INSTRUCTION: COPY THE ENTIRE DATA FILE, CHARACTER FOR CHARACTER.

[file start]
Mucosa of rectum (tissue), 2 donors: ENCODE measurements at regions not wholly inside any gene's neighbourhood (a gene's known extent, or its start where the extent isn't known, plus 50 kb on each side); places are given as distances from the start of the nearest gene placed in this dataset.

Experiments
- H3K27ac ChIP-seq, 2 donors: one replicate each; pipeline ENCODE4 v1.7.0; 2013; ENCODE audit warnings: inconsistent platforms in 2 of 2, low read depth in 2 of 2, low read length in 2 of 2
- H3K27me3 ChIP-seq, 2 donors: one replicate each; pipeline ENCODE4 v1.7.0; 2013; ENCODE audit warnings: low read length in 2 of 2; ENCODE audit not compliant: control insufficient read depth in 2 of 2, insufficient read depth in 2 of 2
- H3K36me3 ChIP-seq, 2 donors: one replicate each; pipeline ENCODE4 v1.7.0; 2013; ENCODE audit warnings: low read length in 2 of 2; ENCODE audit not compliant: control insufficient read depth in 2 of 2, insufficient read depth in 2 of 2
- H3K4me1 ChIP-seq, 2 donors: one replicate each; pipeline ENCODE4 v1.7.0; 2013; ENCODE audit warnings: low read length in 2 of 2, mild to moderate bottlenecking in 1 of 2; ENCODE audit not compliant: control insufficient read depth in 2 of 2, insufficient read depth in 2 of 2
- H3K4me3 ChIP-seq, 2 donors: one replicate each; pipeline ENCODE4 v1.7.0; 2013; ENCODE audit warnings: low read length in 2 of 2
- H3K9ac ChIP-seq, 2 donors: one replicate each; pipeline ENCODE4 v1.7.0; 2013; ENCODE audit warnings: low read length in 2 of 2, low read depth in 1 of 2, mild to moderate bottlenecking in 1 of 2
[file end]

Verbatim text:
Mucosa of rectum (tissue), 2 donors: ENCODE measurements at regions not wholly inside any gene's neighbourhood (a gene's known extent, or its start where the extent isn't known, plus 50 kb on each side); places are given as distances from the start of the nearest gene placed in this dataset.

Experiments
- H3K27ac ChIP-seq, 2 donors: one replicate each; pipeline ENCODE4 v1.7.0; 2013; ENCODE audit warnings: inconsistent platforms in 2 of 2, low read depth in 2 of 2, low read length in 2 of 2
- H3K27me3 ChIP-seq, 2 donors: one replicate each; pipeline ENCODE4 v1.7.0; 2013; ENCODE audit warnings: low read length in 2 of 2; ENCODE audit not compliant: control insufficient read depth in 2 of 2, insufficient read depth in 2 of 2
- H3K36me3 ChIP-seq, 2 donors: one replicate each; pipeline ENCODE4 v1.7.0; 2013; ENCODE audit warnings: low read length in 2 of 2; ENCODE audit not compliant: control insufficient read depth in 2 of 2, insufficient read depth in 2 of 2
- H3K4me1 ChIP-seq, 2 donors: one replicate each; pipeline ENCODE4 v1.7.0; 2013; ENCODE audit warnings: low read length in 2 of 2, mild to moderate bottlenecking in 1 of 2; ENCODE audit not compliant: control insufficient read depth in 2 of 2, insufficient read depth in 2 of 2
- H3K4me3 ChIP-seq, 2 donors: one replicate each; pipeline ENCODE4 v1.7.0; 2013; ENCODE audit warnings: low read length in 2 of 2
- H3K9ac ChIP-seq, 2 donors: one replicate each; pipeline ENCODE4 v1.7.0; 2013; ENCODE audit warnings: low read length in 2 of 2, low read depth in 1 of 2, mild to moderate bottlenecking in 1 of 2